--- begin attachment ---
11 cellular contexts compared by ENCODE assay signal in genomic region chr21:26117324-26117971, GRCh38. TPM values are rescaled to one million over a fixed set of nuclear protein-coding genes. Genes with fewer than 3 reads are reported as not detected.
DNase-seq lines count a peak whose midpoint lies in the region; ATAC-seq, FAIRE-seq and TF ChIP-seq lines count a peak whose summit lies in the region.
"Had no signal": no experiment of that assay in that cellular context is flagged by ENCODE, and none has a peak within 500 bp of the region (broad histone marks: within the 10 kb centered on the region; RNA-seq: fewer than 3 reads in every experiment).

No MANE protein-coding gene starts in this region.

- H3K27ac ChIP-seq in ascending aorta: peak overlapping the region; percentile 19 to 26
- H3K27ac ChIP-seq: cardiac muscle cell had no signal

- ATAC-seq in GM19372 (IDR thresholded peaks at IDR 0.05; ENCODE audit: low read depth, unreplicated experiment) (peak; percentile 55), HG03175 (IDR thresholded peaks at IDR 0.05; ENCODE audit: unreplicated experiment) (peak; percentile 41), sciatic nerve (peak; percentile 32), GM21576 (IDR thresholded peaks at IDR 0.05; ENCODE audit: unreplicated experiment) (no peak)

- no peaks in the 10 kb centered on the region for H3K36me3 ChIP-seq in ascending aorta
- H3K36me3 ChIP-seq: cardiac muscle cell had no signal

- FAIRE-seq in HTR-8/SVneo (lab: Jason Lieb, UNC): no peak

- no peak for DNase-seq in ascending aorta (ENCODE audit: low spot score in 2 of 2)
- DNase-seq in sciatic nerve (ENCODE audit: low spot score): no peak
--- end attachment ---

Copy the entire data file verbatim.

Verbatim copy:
11 cellular contexts compared by ENCODE assay signal in genomic region chr21:26117324-26117971, GRCh38. TPM values are rescaled to one million over a fixed set of nuclear protein-coding genes. Genes with fewer than 3 reads are reported as not detected.
DNase-seq lines count a peak whose midpoint lies in the region; ATAC-seq, FAIRE-seq and TF ChIP-seq lines count a peak whose summit lies in the region.
"Had no signal": no experiment of that assay in that cellular context is flagged by ENCODE, and none has a peak within 500 bp of the region (broad histone marks: within the 10 kb centered on the region; RNA-seq: fewer than 3 reads in every experiment).

No MANE protein-coding gene starts in this region.

- H3K27ac ChIP-seq in ascending aorta: peak overlapping the region; percentile 19 to 26
- H3K27ac ChIP-seq: cardiac muscle cell had no signal

- ATAC-seq in GM19372 (IDR thresholded peaks at IDR 0.05; ENCODE audit: low read depth, unreplicated experiment) (peak; percentile 55), HG03175 (IDR thresholded peaks at IDR 0.05; ENCODE audit: unreplicated experiment) (peak; percentile 41), sciatic nerve (peak; percentile 32), GM21576 (IDR thresholded peaks at IDR 0.05; ENCODE audit: unreplicated experiment) (no peak)

- no peaks in the 10 kb centered on the region for H3K36me3 ChIP-seq in ascending aorta
- H3K36me3 ChIP-seq: cardiac muscle cell had no signal

- FAIRE-seq in HTR-8/SVneo (lab: Jason Lieb, UNC): no peak

- no peak for DNase-seq in ascending aorta (ENCODE audit: low spot score in 2 of 2)
- DNase-seq in sciatic nerve (ENCODE audit: low spot score): no peak